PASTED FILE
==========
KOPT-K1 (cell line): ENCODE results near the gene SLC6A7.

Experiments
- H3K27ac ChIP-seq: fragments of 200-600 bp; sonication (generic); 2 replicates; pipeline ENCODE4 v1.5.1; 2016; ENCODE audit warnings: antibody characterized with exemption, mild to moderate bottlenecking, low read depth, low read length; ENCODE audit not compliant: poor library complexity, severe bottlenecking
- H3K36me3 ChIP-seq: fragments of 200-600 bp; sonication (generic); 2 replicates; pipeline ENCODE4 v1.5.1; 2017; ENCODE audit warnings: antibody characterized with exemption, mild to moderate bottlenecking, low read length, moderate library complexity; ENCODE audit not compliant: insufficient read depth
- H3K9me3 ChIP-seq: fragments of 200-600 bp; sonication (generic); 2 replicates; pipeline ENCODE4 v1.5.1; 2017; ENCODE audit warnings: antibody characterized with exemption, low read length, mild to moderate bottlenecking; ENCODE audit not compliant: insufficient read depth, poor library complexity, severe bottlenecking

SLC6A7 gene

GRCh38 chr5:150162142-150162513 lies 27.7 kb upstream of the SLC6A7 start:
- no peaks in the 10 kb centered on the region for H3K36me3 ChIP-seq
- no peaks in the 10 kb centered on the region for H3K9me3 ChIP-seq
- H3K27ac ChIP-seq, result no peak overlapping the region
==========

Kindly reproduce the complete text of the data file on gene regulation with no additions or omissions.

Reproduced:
KOPT-K1 (cell line): ENCODE results near the gene SLC6A7.

Experiments
- H3K27ac ChIP-seq: fragments of 200-600 bp; sonication (generic); 2 replicates; pipeline ENCODE4 v1.5.1; 2016; ENCODE audit warnings: antibody characterized with exemption, mild to moderate bottlenecking, low read depth, low read length; ENCODE audit not compliant: poor library complexity, severe bottlenecking
- H3K36me3 ChIP-seq: fragments of 200-600 bp; sonication (generic); 2 replicates; pipeline ENCODE4 v1.5.1; 2017; ENCODE audit warnings: antibody characterized with exemption, mild to moderate bottlenecking, low read length, moderate library complexity; ENCODE audit not compliant: insufficient read depth
- H3K9me3 ChIP-seq: fragments of 200-600 bp; sonication (generic); 2 replicates; pipeline ENCODE4 v1.5.1; 2017; ENCODE audit warnings: antibody characterized with exemption, low read length, mild to moderate bottlenecking; ENCODE audit not compliant: insufficient read depth, poor library complexity, severe bottlenecking

SLC6A7 gene

GRCh38 chr5:150162142-150162513 lies 27.7 kb upstream of the SLC6A7 start:
- no peaks in the 10 kb centered on the region for H3K36me3 ChIP-seq
- no peaks in the 10 kb centered on the region for H3K9me3 ChIP-seq
- H3K27ac ChIP-seq, result no peak overlapping the region